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Genetic Algorithm

Refine Estimates for this Data Set with Genetic Algorithm...

This right click menu option in the three fitting options will use a genetic algorithm to attempt to refine the initial estimates. If you are having trouble placing peaks or if you have a local minima condition in a fit, the genetic algorithm may be of value. There are three strategies which may be available depending on peak count and the presence of an IRF:

Reduced Data Genetic Prefit - runs the genetic algorithm on this data set with a reduced data density

Reduced Data Genetic Prefit, Cycle Peaks - similar to the general fitting option, this runs multiple passes of the genetic algorithm, each with a focus that emphasizes a specific peak.

Reduced Data Genetic Prefit, 2 Pass, Lock Shared Parameters on Pass 1 - similar to the general fitting option, the reduced data GA prefit is done in two steps, the first pass locking all parameters marked as shared.


The Genetic Algorithm Preferences option (and Genetic button in the Fit Preferences dialog) is used to set the preference specifically applicable to this prefit. Given the nature of peaks having such a local presence in an x-range of data, a valid a1 center estimate and a1 GA constraint is essential. Note also that the default GA constraints are set to help you escape a local minimum condition and refit. The constraints are quite narrow, but can be opened to potentially find estimates for user-defined models where the higher order parameters may be largely unknown.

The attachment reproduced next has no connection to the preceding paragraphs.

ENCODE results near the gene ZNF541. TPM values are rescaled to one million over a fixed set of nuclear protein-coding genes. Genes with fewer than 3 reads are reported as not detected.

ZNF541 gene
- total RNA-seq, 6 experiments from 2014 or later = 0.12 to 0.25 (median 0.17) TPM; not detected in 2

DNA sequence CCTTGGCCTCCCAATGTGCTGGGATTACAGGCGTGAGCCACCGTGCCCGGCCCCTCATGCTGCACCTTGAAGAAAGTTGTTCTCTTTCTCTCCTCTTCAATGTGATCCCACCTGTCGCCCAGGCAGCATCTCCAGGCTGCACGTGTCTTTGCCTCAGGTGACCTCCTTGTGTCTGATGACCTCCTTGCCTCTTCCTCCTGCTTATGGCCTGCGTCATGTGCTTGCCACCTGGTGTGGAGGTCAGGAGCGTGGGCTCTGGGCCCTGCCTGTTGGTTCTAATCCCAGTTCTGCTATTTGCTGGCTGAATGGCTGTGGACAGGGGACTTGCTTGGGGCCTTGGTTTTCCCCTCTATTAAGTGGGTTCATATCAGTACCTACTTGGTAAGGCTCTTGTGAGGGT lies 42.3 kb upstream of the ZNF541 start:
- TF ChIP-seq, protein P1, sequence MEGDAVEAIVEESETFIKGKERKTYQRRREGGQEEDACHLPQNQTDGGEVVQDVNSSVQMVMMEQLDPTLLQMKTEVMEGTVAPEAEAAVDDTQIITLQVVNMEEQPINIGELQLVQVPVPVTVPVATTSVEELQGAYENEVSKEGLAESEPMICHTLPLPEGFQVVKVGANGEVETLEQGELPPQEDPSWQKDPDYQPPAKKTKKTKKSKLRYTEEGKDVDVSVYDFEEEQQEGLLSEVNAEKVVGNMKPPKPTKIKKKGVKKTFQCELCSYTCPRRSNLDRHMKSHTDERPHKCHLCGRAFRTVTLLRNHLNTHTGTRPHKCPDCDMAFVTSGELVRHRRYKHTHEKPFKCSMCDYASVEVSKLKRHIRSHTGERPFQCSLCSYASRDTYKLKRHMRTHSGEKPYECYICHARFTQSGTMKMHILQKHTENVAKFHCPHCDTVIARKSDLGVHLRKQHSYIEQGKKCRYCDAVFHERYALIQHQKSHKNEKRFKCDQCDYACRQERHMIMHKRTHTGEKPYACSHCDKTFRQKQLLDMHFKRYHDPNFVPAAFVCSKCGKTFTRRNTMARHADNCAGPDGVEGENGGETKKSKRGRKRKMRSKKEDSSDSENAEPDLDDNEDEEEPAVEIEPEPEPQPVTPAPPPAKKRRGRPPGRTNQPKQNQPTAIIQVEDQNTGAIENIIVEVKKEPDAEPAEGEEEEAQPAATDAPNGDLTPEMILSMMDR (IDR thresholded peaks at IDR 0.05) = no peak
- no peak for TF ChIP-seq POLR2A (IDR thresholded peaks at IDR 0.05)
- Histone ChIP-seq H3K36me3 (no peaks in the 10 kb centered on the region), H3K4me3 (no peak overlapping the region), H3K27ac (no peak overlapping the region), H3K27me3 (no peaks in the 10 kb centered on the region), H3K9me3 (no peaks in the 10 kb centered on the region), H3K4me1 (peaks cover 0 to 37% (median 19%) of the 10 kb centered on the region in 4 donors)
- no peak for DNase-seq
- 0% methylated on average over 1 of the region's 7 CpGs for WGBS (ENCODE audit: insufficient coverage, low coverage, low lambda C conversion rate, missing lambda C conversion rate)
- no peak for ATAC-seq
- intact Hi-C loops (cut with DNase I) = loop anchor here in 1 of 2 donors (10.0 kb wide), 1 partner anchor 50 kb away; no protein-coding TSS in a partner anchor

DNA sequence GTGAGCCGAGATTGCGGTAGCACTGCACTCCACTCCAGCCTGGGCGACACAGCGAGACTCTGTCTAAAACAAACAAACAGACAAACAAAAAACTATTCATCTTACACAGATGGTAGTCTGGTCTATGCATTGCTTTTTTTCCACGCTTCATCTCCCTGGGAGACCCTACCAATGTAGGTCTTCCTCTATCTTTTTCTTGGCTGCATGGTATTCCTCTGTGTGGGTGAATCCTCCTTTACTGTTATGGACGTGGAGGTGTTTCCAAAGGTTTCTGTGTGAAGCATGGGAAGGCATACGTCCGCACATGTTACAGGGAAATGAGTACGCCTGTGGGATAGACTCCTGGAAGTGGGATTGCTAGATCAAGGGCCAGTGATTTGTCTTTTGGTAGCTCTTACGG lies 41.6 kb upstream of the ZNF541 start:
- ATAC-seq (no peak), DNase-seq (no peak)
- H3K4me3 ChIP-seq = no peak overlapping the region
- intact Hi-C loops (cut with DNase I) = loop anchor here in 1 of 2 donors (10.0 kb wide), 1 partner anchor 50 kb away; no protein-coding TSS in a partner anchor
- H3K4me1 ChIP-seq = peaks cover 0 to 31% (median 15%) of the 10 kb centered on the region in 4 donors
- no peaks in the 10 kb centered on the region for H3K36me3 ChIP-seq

The GA (genetic algorithm) preferences dialog allows you to set the Maximum Generations, the Maximum Candidates per Generation, the Converge to Significant Digits, and a Genetic Strategy. The defaults are 100 generations, 40 candidates per generation, 6 significant digits convergence, and the Advanced algorithm. The genetic algorithm should be considered experimental, and is furnished as an alternative for difficult to place functions and for escaping settings which contain a local minimum state. The algorithm mostly determines the pace of convergence. The constraints are far more important with respect to realizing the global minimum.

The generic algorithm constraints are identical to the global LM algorithm constraints as there is no update. Unlike the LM algorithm, however, constraints are essential on all of the parameters. You will need to set these carefully. The defaults consist of small values specific to a refinement to take you out of a local minima position from a fit, not to find estimates when you have no idea of what the starting parameter values should be. The GA algorithm can be very effective in the latter, but with peak models you will need to constrain the estimates to some measure.

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